Written by: Denise Serafini on Wednesday, February 17, 2016Good morning. My name is Patrick LeBlanc. I’m a relatively new parishioner here and the good Monsignor asked me to share some thoughts on the marvelous event we had in this proto-cathedral yesterday morning. I have never been exceptionally gifted at public speaking, so I will keep this mercifully short.
Yesterday, Saints Peter and Paul hosted an exhibition displaying several relics associated with the Passion of Our Lord. This exhibition was sponsored by a traveling Apostolate for Holy Relics and proved to be a powerful, grace-filled event. I was honored when the Monsignor asked me to bear one of the relics in the procession, but I must admit that I was initially skeptical of their authenticity. I am a convert from Protestantism with a degree in Philosophy, so I fear that a healthy skepticism is part of my nature. Although I follow the official teachings of the Church joyfully, some of the devotional aspects of our beautiful and complex Faith leave me scratching my head. Until yesterday morning, the veneration of relics was one of these head-scratchers. I wrestled with doubts throughout the entire program, but as the Monsignor tells us: “The first thing we should do as Catholic Christians is pray when something happens.” So, I offered these doubts of mine up to the Lord. He answered in a tremendous fashion.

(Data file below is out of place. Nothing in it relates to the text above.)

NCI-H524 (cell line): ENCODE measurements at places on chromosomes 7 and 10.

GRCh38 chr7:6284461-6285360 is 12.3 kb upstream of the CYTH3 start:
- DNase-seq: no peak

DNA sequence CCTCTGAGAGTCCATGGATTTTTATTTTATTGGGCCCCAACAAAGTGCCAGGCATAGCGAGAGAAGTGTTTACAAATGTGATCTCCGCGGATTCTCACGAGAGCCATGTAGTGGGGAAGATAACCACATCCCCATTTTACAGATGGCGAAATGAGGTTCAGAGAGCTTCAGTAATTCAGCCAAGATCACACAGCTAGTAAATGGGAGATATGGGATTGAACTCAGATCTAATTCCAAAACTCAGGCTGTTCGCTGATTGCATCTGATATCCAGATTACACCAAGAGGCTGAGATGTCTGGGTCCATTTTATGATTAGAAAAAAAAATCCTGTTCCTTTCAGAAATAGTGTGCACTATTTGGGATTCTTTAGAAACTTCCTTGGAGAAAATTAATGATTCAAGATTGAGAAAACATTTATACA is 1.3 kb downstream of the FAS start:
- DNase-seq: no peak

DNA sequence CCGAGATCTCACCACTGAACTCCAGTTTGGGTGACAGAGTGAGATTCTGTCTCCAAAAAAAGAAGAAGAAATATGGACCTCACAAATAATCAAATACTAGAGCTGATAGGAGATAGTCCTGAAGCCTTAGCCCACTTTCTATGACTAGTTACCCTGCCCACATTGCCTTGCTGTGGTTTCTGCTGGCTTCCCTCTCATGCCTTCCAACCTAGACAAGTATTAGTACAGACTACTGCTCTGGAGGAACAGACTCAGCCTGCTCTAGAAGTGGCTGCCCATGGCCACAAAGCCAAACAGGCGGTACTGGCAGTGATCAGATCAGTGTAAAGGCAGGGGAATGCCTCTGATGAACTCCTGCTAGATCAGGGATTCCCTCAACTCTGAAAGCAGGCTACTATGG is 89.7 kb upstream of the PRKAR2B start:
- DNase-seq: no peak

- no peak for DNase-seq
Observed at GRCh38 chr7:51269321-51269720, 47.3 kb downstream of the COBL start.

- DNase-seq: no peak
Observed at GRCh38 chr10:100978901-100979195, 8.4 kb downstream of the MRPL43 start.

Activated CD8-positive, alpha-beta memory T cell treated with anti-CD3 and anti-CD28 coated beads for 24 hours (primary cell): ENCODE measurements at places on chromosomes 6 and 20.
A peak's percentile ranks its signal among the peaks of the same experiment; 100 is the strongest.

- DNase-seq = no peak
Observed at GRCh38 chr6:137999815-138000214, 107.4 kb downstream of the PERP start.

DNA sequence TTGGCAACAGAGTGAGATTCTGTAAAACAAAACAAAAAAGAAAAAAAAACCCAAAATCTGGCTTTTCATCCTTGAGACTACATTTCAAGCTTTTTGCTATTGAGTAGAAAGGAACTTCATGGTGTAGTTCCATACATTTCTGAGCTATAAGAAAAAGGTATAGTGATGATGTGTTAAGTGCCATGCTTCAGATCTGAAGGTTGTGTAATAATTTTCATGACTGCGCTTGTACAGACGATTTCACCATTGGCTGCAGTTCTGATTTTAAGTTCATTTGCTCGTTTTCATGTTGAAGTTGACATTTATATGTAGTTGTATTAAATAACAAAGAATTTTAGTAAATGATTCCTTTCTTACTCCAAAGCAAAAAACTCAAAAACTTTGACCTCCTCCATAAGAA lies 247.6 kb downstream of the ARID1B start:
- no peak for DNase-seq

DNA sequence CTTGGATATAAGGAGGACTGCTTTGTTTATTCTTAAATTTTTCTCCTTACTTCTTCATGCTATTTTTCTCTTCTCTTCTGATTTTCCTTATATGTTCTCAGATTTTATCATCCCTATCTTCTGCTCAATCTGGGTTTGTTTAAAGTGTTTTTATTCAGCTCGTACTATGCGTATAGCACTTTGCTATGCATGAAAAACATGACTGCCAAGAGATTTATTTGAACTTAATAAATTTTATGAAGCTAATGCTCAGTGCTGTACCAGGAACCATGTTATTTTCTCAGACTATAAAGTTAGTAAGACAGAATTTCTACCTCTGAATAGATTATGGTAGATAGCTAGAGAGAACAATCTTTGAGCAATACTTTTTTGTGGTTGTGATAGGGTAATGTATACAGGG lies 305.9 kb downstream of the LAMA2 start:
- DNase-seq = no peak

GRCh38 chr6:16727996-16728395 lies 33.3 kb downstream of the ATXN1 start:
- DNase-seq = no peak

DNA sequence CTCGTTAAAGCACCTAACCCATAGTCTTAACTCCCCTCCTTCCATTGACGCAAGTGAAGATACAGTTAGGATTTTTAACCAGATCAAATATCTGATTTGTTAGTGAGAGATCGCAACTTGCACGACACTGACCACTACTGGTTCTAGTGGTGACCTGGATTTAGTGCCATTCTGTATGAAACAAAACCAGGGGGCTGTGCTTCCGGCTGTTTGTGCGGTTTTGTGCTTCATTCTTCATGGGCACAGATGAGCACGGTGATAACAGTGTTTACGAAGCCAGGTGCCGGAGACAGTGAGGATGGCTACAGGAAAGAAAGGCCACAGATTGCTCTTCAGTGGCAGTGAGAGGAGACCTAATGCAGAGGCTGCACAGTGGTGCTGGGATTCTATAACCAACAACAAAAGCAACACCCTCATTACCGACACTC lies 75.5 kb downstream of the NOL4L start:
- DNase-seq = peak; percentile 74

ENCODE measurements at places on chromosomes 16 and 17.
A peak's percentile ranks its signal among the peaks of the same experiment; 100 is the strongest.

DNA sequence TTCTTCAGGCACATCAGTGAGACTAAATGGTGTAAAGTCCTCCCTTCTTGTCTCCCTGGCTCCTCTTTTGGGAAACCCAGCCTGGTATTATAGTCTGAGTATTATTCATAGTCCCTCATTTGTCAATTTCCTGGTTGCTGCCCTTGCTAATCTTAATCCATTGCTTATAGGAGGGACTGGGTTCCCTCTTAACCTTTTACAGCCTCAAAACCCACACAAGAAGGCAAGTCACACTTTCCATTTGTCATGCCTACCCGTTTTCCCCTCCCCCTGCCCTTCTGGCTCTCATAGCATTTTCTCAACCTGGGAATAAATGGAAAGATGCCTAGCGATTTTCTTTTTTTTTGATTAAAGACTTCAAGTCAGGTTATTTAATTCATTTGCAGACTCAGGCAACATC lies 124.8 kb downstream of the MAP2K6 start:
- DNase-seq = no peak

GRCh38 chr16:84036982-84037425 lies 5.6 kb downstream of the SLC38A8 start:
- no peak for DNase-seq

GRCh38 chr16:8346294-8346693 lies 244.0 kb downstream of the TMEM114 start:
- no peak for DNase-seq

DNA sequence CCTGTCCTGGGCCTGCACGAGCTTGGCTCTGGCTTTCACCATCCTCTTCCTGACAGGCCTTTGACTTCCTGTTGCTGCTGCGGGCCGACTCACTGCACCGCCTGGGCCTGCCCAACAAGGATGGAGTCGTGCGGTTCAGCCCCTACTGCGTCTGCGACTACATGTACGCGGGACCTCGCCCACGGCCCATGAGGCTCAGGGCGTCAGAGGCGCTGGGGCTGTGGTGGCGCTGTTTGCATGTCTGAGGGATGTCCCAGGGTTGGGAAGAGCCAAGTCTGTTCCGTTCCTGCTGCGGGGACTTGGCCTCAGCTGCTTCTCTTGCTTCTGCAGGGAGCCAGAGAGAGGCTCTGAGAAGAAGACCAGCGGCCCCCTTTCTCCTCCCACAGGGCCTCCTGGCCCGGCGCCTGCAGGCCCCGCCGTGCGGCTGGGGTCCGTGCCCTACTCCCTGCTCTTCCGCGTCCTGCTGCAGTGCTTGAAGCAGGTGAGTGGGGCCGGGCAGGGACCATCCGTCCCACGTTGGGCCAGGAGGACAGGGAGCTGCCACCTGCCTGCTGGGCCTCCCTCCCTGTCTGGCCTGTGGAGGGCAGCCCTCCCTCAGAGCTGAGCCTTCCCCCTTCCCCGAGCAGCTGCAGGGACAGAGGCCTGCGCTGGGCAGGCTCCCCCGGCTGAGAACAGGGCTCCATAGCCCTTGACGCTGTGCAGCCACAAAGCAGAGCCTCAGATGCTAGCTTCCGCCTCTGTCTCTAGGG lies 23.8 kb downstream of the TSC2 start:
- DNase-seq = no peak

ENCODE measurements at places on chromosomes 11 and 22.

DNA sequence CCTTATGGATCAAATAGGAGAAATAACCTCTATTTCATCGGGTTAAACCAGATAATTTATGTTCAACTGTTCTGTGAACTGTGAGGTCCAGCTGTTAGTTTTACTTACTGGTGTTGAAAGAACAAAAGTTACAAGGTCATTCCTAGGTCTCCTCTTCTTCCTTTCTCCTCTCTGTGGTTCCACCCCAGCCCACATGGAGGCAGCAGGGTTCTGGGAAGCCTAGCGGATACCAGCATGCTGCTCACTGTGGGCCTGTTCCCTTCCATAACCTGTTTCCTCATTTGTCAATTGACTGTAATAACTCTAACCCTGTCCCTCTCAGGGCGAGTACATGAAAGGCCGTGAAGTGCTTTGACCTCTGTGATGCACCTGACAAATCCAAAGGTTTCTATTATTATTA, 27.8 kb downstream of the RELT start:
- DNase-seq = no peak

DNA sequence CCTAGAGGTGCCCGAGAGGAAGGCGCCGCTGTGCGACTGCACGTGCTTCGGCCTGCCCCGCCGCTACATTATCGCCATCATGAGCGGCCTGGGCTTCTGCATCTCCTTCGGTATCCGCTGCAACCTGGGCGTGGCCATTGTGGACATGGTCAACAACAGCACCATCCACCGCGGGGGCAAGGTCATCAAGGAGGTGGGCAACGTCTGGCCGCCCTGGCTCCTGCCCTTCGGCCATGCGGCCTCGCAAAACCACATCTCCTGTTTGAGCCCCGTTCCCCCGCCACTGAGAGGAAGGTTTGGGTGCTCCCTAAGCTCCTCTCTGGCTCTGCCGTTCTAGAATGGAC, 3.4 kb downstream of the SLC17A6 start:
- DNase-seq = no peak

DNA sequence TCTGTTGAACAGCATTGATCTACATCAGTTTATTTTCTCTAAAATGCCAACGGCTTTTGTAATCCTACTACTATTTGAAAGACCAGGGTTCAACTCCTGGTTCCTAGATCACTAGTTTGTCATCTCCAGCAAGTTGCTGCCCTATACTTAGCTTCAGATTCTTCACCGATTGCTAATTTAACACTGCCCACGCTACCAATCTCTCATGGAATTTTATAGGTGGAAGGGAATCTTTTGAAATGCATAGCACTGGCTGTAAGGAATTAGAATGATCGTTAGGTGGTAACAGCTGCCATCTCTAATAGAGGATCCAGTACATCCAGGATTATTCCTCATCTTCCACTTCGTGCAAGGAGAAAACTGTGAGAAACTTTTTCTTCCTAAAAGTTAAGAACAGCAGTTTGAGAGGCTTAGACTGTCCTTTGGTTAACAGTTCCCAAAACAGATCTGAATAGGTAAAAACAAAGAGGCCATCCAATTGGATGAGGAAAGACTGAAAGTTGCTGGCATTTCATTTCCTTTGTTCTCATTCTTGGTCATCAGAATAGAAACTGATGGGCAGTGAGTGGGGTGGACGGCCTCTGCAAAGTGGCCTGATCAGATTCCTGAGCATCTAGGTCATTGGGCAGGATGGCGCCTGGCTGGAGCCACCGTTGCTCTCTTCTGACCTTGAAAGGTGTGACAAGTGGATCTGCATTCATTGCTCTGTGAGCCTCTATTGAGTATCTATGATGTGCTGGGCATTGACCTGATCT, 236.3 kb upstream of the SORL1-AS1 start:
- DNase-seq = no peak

Once we finished the meditations associated with the relics, the handlers were once again called up to assist with the veneration. I picked up the relic I was assigned and the pilgrims began to come forth. The devotion of the people who were here yesterday was palpable. I soon believed in the relics I had arrogantly dismissed, but it wasn’t through my own intellect or my own will – it was through the pilgrims’ unshakeable faith made tangible in their veneration of these relics. These relics taught me something: God is not a lofty, egg-headed concept that we acknowledge once a week or perhaps, occasionally when we want something really bad. Nor is he a method of therapy that we invoke when we want to feel good about ourselves. God is Love, and if His Passion and Death are any indication, Love hurts. Love is tangible. Love redeems. And Love is not found in isolation. Love, Christian Love, caritas, is a process of conversion initiated and ultimately consummated by God, but it is a process that is continually upheld and substantiated in our interactions with others. We are not Christians in a vacuum. We are Christians because we Love – not in an erotic, self-interested way, but in a way that hurts. A way that is tangible. And in a way that redeems. We are Christians because God chose us and in His great love He died for us. We are Christians because we are not satisfied with our fallen human state. We have fallen and need a redeemer and because we have one in Christ Jesus, we have the unfathomable privilege of calling ourselves Christians. This is what I learned yesterday from the pilgrims who, with tears in their eyes and the fire of the Holy Spirit in their breast, kneeled down to acknowledge all that God has done, does still, and will continue to do for us, his beloved children in whom He is well-pleased. May God’s blessing come down upon us and remain with us always. I ask this in Jesus’ name.